Other accommodation including camping areas and cabins is available on the mainland at Bamaga which is located approximately 70 km north-east of Denham Group National Park.

For more information see the tourism information links.

Things to do

Boating and fishing

Island parks and the surrounding marine waters are internationally significant and are protected in the Great Barrier Reef World Heritage Area. Zones in the two marine parks—the Great Barrier Reef Coast and Great Barrier Reef—provide a balanced approach to protecting the marine and intertidal environments while allowing recreational and commercial use. The waters surrounding these islands include Preservation (Pink) Zone and Marine Park (Green) Zone. Check zoning information and maps before entering or conducting any activities in the marine parks.

Fisheries regulations apply—information on bag and size limits, restricted species and seasonal closures is available from Fisheries Queensland.

To protect the important conservation values of this national park, there are restrictions on access to some of the islands. See Getting there and getting around for more information.

Anchor on sand if possible—corals are fragile and easily damaged.

Dangerous stinging jellyfish (‘stingers’) may be present in the coastal waters at any time, but occur more frequently in the warmer months. A full-body lycra suit, or equivalent, may provide a good measure of protection against stinging jellyfish and sunburn. Visit marine stingers for the latest safety and first-aid information.

Be aware that crocodiles can turn up anywhere in croc country, including tidal reaches of rivers, along beaches, on offshore islands and cays in the Great Barrier Reef and Torres Strait, and in freshwater lagoons, rivers, and swamps. Crocodiles are dangerous and attacks can be fatal. Remember to be crocwise in croc country.

Things to know before you go

Our precious Great Barrier Reef World Heritage islands are among the most pest-free islands in the world. They need your help to stay this way. Please Be pest-free! (PDF, 574K) before your visit.

Essentials to bring

Denham Group is remote and there are no facilities—visitors need to be well prepared.

  • Be self-sufficient in food, water and first-aid supplies.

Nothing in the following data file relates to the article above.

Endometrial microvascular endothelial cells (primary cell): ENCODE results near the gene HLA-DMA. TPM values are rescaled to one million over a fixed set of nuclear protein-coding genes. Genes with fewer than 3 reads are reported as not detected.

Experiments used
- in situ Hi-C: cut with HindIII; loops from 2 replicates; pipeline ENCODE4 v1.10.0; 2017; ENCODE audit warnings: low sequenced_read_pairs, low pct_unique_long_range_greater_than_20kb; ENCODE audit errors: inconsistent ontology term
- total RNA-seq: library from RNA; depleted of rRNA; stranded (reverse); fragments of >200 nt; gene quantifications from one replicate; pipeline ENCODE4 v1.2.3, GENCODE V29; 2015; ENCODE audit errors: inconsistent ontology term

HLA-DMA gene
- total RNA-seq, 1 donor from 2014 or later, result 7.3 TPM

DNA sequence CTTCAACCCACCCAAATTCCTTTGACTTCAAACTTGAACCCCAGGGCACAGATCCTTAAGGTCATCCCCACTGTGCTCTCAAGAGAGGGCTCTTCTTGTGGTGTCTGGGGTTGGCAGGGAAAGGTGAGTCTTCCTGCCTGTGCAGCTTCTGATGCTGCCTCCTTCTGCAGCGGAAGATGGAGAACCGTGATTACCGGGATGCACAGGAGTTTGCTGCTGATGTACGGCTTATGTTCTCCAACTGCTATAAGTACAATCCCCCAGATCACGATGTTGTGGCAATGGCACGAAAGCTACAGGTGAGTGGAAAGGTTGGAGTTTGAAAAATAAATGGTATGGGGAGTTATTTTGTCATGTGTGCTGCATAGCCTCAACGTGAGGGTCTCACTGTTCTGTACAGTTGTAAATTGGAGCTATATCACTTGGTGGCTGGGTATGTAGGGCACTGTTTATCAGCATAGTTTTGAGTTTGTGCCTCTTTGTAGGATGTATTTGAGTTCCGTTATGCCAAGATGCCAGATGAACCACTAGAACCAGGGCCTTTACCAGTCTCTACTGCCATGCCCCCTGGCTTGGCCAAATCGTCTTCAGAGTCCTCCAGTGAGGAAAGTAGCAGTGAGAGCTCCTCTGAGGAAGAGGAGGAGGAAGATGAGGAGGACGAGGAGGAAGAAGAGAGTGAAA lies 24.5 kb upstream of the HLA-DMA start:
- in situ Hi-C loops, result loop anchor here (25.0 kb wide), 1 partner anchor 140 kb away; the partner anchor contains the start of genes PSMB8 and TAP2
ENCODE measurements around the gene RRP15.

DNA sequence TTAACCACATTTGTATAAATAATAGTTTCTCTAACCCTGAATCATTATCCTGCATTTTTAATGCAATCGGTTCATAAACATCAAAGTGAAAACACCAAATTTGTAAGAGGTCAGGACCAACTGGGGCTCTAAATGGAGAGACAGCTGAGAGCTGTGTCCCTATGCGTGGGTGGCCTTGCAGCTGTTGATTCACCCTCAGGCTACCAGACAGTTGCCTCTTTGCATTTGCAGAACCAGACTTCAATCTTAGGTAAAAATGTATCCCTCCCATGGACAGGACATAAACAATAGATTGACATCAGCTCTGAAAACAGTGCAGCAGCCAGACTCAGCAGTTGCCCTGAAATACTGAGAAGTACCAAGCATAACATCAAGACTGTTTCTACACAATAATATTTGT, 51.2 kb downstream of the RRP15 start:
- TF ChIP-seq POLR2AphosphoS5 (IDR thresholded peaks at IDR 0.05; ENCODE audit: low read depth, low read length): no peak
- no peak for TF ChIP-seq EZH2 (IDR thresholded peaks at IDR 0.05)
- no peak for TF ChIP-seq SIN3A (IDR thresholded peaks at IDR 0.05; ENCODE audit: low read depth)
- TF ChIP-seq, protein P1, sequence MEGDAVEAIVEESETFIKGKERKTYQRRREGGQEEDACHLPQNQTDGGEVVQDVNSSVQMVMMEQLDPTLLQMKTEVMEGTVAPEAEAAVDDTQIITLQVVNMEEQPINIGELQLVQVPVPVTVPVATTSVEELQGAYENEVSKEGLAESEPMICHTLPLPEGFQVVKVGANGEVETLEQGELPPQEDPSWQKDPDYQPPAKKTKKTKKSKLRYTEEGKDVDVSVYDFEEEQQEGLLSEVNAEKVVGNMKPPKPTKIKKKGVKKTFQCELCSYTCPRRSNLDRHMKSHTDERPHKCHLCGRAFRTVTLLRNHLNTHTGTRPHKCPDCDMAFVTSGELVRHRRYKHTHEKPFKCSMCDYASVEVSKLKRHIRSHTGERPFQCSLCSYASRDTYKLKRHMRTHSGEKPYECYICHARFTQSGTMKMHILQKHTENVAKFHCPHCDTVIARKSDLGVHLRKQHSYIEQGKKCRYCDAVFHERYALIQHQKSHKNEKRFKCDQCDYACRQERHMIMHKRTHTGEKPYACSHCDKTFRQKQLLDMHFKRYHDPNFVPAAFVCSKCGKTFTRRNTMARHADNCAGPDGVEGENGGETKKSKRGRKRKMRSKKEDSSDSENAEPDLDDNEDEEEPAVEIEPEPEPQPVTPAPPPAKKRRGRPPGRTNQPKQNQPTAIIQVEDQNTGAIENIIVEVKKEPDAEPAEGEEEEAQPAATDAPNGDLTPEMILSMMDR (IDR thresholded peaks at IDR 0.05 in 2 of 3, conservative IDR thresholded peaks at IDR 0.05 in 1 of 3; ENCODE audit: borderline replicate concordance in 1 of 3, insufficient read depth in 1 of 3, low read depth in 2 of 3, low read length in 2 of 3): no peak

• Bring sunscreen, insect repellent, hat, suitable clothing and sturdy footwear.
  • Carry rubbish bags to take your rubbish away with you—bins are not provided.

Opening hours

Denham Group National Park is open 24 hours a day but there are access restrictions to some of the islands. See Getting there and getting around for more information.

Permits and fees

Permits are required for commercial or organised group activities. Contact us for further information.

Pets

Domestic animals are not permitted in Denham Group National Park or on tidal lands adjacent to the national park within the Great Barrier Reef Coast Marine Park. Tidal areas include beaches, rocks and mangroves.

Climate and weather

Denham Group National Park has a tropical climate. Summer can be very hot, humid and wet with maximum temperatures reaching over 32 °C. From December to April, storms and heavy downpours are common. During the cooler, drier months from May to September the weather is pleasantly warm, with reduced humidity.

Visitors should check weather conditions and obtain updated forecasts before venturing out in recreational vessels. Weather forecasts are available from the Bureau of Meteorology.

Fuel and supplies

There are no facilities on any of the islands in Denham Group National Park. Fuel and supplies are available on the mainland at Bamaga, approximately 70 km north-west of the park.

For more information, see tourism information links.

Staying safe

Dangerous stinging box jellyfish. Photo:Jamie Seymour.

Dangerous stinging box jellyfish. Photo:Jamie Seymour.